When Marianne Abraham opened her beautiful, new three-story art gallery in Paris last September, she became the first black gallerist to set up shop in the French capital, and according to the Somali-French art dealer, the first dedication to the modern exhibition. ۔ The art of Africa and its inhabitants.
“Gypsy” on the Marian Ibrahim show.
The layout of the gallery, in a crisp, airy new space, housed inside a historic building designed in the classic Hausmann style, especially to highlight the importance of the lesser-known work. Was meaningful. “It commands a certain thought when you come in,” he said in a phone interview. “I really wanted a place that was dignified, one that could host the art of the future.”
Prior to his return to Paris, Abraham spent the last decade building his American presence, focusing on African diaspora art through galleries in Seattle and Chicago. Over the past few years, he said, American museums and galleries have made significant progress in representing black artists, while interest in the art market has grown. But in Paris, despite France’s extensive colonial history with the continent, there are no other galleries for artists of African heritage.
The front porch of Marian Ibrahim Paris. Credit: Courtesy of Marian Ibrahim Gallery
“It’s troubling, because we’re in 2022, in France, a country that has such strong ties to the world in general, but (especially) Africa, and the Indies, the Caribbean.” “In the last five years, the number of African artists who have attracted the attention of museums in the United States is greater than in France in the last 50 years.”
“In France you are exposed to art, but you face the domination of culture over others,” Ibrahim told him in the episode. “All you see is his work on people like us.”
Marian Ibrahim, Carlton McCoy and Raphael Barontini on “Gypsy”.
Abraham began collecting Barontini’s work in 2019, focusing on the personal connection she felt with her work. Barontini is French, Italian, and Caribbean, and Abraham felt a connection to the “hybridity” of his practice, in which he screened brave African figures in a regular composition of art-historical European paintings.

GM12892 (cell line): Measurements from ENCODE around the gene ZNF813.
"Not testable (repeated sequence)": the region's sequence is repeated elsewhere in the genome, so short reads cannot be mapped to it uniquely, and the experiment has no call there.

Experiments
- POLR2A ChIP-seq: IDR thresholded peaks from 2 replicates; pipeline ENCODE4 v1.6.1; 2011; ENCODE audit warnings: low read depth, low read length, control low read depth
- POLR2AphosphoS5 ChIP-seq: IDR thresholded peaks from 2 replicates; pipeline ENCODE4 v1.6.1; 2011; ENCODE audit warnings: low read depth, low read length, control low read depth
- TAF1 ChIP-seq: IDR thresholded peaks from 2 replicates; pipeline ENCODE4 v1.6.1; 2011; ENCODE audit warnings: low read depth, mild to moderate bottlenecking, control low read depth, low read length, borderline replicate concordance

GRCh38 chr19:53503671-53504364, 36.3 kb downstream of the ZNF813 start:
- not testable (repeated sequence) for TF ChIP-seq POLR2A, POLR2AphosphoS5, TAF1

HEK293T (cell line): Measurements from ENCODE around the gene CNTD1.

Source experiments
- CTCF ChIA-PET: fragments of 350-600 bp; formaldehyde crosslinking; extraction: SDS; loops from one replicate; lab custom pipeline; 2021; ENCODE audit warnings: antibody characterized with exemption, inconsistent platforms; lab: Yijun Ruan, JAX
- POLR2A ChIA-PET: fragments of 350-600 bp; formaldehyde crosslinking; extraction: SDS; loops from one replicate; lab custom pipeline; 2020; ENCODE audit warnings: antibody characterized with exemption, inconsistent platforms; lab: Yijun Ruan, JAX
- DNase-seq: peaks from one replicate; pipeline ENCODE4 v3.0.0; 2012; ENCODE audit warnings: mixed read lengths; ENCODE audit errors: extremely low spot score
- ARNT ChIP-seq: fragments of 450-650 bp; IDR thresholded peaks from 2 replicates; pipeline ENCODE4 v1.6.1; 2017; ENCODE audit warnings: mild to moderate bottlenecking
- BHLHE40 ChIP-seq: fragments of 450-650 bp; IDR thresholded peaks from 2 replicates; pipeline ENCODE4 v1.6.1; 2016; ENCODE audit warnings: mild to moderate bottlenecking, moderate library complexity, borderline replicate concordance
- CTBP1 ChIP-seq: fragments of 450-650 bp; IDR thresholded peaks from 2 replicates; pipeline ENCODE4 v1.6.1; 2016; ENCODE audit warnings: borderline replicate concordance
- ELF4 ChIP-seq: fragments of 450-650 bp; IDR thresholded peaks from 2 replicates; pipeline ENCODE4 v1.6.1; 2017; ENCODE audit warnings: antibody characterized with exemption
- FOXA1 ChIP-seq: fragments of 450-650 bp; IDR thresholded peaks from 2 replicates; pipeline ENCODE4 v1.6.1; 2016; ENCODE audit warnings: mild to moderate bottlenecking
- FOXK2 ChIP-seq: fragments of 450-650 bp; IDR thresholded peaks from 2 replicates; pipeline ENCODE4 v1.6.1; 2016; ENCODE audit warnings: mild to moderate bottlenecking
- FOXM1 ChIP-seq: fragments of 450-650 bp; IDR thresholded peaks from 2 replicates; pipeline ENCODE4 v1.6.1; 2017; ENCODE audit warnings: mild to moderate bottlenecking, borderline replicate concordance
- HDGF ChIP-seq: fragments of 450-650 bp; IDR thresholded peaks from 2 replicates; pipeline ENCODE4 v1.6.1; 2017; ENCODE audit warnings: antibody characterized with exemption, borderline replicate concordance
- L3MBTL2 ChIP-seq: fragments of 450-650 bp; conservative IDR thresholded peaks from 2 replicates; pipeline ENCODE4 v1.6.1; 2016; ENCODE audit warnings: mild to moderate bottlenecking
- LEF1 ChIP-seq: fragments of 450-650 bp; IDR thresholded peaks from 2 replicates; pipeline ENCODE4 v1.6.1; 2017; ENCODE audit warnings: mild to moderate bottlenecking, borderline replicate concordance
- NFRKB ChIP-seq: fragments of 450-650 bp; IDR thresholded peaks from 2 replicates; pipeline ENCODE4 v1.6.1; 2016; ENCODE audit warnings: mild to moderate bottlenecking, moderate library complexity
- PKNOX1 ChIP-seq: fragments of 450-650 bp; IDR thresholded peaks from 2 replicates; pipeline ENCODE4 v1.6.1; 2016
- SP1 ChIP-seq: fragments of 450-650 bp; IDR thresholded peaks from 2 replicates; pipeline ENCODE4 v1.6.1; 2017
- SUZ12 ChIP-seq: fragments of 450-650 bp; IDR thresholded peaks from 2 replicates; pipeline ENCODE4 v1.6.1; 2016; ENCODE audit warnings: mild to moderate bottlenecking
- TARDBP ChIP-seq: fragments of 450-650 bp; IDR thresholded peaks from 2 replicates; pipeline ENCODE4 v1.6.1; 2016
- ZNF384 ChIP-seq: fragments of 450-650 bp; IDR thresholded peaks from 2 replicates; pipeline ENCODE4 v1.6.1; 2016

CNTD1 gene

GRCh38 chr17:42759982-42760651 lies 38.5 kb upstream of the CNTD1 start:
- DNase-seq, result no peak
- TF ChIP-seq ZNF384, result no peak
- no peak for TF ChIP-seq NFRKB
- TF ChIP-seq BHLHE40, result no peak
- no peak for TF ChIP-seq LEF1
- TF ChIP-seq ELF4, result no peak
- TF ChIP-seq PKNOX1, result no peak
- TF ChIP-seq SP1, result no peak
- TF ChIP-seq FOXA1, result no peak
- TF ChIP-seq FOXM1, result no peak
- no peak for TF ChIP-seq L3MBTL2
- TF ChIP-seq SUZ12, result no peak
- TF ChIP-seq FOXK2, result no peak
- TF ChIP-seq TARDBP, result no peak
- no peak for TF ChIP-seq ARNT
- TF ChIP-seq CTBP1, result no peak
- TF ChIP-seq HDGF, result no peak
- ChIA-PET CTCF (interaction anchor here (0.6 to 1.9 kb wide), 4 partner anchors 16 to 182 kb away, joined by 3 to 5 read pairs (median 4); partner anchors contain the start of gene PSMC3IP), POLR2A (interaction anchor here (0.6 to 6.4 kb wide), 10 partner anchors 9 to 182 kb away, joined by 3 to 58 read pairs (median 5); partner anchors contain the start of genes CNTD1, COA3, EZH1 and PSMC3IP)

“People are constantly asking you to choose: what are you? Are you French, are you African?” Abraham said. “I refuse to do that. I don’t want to make a choice. I want to be everything.”
Although Ibrahim is at the forefront of bringing contemporary African diasporic art to Paris, he believes others will soon follow suit.
He noted that Paris had the “right audience”. “That’s why I’m so optimistic about France. I think Paris is going to be the capital of diversity.”
Here, we asked Abraham to share five pieces of art that stayed with him.
The most inspiring works of art by Marian Ibrahim.
Sido Kita “Untitled” (1958-59)
When Abraham saw a poster advertising an exhibition in a Paris bar showing the work of 20th-century photographer Saido Kata, who runs a portrait studio in Bamako, Mali, when the city changed after colonial rule. It happened, so he set it on its way. A gallerist. In the portrait, against a patterned background, a man in a polished white suit and thick rimmed glasses is delicately presenting a flower to the audience.
Saido Keta, “Untitled, 1958-59.” Credit: Seydou Keïta / SKPEAC / The Jean Pigozzi African Art Collective
“Posters, flowers, shapes reminded me of my family photos,” she said. “It simply came to our notice then. I was watching my uncle, or my father’s friend, hold this flower.”